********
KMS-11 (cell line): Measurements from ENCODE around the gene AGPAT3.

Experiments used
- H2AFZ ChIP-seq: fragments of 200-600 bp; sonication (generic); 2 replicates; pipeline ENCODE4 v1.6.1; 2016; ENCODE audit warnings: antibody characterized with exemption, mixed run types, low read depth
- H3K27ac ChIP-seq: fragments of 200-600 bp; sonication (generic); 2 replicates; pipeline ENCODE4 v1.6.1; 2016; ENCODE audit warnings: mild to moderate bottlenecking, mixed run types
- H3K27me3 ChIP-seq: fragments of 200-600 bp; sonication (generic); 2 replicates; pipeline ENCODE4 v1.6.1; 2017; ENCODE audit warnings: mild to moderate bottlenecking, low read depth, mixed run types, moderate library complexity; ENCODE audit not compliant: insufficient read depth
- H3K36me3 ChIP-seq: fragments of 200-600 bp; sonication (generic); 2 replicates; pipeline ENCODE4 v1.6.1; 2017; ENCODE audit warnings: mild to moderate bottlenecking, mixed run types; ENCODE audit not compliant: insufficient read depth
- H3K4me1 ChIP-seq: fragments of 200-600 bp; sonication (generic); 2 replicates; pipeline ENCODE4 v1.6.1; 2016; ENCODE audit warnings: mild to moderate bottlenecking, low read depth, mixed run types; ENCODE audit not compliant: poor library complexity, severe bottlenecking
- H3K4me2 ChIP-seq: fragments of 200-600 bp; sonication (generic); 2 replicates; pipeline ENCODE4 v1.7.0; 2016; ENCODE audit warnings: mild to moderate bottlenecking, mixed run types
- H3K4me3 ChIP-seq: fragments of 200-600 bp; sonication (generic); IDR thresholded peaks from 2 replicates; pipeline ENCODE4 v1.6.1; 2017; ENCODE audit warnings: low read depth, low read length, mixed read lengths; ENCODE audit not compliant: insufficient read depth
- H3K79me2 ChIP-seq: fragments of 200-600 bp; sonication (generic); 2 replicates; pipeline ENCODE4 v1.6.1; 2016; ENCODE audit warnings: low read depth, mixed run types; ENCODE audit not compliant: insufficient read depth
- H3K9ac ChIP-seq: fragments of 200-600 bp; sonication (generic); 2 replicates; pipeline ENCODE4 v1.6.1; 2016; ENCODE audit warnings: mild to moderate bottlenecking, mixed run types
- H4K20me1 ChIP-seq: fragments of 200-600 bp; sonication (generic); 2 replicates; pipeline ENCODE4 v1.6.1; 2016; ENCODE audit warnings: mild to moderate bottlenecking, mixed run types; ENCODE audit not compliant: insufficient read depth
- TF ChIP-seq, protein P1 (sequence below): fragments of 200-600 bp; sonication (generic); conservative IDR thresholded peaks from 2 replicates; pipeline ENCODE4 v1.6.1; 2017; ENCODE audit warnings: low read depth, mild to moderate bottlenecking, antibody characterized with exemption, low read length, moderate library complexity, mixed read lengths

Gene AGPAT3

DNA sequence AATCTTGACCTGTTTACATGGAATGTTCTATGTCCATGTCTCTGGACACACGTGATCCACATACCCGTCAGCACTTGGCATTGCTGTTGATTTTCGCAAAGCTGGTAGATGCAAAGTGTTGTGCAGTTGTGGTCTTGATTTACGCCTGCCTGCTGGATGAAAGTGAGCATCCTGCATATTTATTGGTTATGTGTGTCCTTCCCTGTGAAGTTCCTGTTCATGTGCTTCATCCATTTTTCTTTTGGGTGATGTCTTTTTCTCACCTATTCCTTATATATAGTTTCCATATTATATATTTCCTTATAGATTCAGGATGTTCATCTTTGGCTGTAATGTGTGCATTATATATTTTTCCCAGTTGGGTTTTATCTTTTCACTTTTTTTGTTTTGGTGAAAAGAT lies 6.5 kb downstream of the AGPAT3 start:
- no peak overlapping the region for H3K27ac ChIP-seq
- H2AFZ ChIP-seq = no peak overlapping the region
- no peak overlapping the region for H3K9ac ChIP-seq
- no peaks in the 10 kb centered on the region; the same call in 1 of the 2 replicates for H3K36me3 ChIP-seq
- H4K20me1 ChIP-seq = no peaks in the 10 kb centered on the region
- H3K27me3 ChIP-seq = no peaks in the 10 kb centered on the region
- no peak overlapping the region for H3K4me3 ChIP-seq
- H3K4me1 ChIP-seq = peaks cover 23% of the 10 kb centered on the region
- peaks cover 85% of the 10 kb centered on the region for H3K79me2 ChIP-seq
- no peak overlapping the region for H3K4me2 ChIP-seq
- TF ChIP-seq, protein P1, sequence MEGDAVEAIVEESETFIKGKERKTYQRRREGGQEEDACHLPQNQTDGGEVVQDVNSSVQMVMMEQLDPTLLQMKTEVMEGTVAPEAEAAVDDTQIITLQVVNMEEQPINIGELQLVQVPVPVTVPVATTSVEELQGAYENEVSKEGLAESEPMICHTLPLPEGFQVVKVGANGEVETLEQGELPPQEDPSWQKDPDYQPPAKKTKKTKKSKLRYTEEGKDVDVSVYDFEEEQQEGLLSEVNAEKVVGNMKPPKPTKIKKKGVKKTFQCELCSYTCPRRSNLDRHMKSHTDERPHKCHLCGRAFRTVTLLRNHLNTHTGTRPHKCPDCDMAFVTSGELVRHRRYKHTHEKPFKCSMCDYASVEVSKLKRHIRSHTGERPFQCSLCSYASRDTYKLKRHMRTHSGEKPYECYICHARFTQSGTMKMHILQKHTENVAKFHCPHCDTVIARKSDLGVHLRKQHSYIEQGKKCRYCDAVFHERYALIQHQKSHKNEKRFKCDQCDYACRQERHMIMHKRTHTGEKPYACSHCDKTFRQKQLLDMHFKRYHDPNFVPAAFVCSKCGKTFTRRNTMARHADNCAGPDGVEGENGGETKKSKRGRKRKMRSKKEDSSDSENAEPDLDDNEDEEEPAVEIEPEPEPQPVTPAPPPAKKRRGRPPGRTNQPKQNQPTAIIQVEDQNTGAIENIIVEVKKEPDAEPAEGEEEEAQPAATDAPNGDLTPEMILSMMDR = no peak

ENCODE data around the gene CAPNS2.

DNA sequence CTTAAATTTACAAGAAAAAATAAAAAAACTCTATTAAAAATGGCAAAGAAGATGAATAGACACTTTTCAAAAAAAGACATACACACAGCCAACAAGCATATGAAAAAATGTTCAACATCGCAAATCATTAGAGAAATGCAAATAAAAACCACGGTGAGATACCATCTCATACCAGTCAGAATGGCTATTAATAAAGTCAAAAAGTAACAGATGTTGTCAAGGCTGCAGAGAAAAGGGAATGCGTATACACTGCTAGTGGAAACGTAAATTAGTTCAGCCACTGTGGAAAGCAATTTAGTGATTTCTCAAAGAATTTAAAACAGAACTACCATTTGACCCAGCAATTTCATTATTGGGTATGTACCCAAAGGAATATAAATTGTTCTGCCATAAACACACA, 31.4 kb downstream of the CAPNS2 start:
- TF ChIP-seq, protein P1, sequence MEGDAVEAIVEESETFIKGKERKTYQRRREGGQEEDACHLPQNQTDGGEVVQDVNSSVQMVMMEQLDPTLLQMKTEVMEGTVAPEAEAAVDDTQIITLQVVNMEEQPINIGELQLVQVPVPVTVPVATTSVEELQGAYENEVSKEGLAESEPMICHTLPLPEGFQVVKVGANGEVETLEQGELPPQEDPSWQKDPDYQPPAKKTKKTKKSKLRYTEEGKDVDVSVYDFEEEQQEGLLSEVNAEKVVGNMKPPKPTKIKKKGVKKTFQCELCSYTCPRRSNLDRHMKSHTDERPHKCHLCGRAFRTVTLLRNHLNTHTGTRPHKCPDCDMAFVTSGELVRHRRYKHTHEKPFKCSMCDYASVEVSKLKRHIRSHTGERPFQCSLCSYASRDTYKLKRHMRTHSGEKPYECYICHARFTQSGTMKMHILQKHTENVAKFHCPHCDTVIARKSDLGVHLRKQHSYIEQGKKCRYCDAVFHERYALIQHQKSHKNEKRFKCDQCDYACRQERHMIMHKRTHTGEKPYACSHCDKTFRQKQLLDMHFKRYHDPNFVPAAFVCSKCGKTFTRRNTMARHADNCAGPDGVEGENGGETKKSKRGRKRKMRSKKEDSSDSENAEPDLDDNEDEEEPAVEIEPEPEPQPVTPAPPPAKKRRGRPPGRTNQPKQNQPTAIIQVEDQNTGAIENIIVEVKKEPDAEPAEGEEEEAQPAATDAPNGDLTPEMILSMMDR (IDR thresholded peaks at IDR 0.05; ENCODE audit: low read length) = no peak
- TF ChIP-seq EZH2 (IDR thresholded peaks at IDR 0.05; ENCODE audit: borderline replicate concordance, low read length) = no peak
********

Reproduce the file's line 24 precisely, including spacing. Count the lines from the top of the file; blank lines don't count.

- peaks cover 85% of the 10 kb centered on the region for H3K79me2 ChIP-seq